CAPE GIRARDEAU, Mo., June 23, 2014 — Southeast Missouri State University is cutting carbon dioxide (CO2) emissions from fossil fuels, the primary driving force behind global climate change.
The University recently replaced the large, inefficient, aging coal-fired boilers in the power plant to four small, energy-efficient natural gas-fired boilers. Conversion to natural gas has cut CO2 emissions from the power plant by 65 percent. This single capital improvement has reduced the overall carbon emissions of the University by 25 percent. Southeast has made additional steps to address reduction of carbon emissions and the increasing concentrations of atmospheric carbon dioxide.
Renovation of two major campus buildings (Academic Hall and Magill Hall) has been completed which will result in long-term energy conservation and reduced carbon emissions. Academic Hall, the signature landmark building at Southeast, underwent complete interior remodeling while preserving the historic exterior of the administrative center of the University. Similarly, the Magill Hall of Science underwent total interior redesign and upgrade to state-of-the art laboratories and classrooms. Both buildings feature the latest technology in energy-efficient lighting, windows, heating, ventilation, and air conditioning systems.
The University also has a comprehensive solid-waste management program that collects and recycles electronic equipment, paper, cardboard, plastics, aluminum and other metals and composts all campus yard wastes. In addition, the campus has a Green Office program intended to reduce wastes and improve energy efficiency. The U.S. Environmental Protection Agency has concluded that waste reduction, recycling and composting are very powerful tools in reducing CO2 emissions.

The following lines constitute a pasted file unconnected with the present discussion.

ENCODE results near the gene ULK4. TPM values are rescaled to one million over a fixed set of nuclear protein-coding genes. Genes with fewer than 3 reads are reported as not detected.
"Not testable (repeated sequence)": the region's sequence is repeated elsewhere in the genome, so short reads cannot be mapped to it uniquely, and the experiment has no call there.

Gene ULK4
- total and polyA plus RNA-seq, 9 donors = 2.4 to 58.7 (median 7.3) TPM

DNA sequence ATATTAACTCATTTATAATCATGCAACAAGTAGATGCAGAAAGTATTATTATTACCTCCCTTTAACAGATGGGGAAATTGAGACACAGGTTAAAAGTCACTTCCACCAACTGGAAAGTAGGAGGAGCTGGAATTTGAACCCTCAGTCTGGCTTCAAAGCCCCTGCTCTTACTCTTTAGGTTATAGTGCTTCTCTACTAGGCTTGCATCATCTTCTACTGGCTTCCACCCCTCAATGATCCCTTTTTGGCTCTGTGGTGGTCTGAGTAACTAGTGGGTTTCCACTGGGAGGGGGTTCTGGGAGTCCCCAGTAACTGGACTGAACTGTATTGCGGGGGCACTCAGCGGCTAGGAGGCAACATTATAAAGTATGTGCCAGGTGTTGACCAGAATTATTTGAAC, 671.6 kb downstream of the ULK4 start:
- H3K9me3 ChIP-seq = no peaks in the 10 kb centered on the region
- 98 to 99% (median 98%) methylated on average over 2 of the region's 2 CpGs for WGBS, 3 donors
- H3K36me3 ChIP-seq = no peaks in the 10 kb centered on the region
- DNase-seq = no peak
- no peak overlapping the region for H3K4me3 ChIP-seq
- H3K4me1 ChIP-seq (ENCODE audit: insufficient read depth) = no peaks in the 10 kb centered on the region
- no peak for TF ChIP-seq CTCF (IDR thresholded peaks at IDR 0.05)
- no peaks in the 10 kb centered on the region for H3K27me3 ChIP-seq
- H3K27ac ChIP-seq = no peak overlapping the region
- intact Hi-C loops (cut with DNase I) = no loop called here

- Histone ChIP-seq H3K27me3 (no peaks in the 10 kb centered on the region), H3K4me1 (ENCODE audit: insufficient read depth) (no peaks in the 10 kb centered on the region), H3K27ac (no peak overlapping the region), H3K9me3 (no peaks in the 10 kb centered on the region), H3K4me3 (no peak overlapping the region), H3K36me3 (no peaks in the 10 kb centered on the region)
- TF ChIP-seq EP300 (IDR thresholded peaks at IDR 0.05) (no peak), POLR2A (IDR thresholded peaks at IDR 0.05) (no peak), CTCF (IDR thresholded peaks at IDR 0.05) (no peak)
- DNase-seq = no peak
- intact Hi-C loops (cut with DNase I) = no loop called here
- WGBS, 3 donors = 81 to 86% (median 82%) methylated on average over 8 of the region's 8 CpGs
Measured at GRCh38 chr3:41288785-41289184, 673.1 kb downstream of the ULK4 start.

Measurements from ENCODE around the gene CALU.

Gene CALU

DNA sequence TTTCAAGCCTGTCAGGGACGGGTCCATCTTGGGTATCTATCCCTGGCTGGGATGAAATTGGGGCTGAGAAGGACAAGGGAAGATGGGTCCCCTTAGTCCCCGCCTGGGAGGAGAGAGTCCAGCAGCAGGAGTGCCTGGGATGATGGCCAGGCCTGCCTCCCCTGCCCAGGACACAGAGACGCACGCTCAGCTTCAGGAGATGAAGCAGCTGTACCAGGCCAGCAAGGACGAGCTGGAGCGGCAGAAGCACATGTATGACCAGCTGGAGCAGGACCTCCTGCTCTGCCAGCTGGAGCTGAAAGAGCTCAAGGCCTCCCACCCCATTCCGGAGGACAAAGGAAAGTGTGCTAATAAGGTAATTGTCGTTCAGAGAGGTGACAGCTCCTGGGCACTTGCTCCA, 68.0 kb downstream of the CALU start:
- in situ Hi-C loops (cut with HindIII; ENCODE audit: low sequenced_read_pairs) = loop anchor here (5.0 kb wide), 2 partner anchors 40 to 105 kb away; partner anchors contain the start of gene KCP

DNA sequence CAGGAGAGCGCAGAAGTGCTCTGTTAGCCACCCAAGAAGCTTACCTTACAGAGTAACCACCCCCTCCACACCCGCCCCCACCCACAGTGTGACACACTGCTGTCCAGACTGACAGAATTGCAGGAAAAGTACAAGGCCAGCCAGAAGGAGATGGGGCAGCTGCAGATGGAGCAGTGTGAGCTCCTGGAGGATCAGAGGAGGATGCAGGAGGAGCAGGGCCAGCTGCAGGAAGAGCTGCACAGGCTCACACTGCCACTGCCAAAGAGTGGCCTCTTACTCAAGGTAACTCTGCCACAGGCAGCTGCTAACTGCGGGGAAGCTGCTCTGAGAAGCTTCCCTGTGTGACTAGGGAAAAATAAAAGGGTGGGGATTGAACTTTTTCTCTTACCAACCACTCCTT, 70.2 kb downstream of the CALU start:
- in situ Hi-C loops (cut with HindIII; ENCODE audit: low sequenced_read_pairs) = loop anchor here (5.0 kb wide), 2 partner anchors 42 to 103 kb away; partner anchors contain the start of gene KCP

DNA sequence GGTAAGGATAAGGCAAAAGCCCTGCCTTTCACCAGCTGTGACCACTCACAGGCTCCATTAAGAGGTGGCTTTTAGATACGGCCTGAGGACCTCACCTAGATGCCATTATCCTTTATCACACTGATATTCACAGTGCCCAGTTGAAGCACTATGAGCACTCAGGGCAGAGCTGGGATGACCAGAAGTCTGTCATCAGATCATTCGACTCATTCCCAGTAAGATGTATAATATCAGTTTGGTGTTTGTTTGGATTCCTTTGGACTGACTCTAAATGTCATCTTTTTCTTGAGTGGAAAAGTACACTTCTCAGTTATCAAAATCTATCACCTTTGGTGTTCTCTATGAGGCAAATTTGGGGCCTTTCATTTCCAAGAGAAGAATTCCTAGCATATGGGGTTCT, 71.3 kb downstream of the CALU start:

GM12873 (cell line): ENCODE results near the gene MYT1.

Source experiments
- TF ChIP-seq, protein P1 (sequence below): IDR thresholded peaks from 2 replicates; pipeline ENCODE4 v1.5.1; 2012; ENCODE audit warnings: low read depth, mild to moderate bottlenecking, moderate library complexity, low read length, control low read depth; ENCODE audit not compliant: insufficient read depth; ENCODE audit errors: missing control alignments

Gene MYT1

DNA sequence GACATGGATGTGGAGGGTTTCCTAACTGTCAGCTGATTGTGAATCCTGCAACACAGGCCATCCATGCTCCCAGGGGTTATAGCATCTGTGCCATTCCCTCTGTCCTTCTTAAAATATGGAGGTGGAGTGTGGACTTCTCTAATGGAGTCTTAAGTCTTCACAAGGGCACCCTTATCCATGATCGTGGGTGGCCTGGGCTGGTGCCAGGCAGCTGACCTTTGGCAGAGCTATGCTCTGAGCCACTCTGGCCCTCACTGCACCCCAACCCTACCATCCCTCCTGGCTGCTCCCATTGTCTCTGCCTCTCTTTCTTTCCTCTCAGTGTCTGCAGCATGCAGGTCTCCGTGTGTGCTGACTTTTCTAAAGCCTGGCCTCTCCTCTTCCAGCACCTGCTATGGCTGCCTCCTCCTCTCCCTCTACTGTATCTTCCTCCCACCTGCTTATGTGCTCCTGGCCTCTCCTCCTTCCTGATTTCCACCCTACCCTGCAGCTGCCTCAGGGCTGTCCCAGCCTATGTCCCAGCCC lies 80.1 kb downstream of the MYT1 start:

To reduce vehicle transportation, Southeast Missouri State University has initiated carpool parking permits to encourage reduced vehicle usage. Recent installation of added bicycle parking racks across campus make the University bicycle-friendly to further trim emissions from vehicles. Taking steps to encourage less use of automobiles by campus personnel further contributes to reduced CO2 emissions.
Since trees act as important carbon sinks by removing CO2 from the atmosphere via photosynthesis, the beautifully landscaped Southeast Missouri State University campus is home to more than 2,000 mature trees. Future carbon reductions will be realized through large-scale tree planting programs originating at the David M. Barton Agriculture Research Center and the Miller Reserve Wetlands Restoration Project. More than 2,500 trees planted during the past year will remove atmospheric CO2 for decades to come.
Southeast Missouri State University is evaluating further cost-effective actions, including replacement of outdoor lighting with LED lights, to conserve energy, cut carbon emissions, reduce atmospheric carbon dioxide, and slow global climate change.
The University’s Sustainability Committee, which annually audits the University’s carbon emissions, is chaired by Dr. Chris McGowan, Dean of the College of Science, Technology, and Agriculture.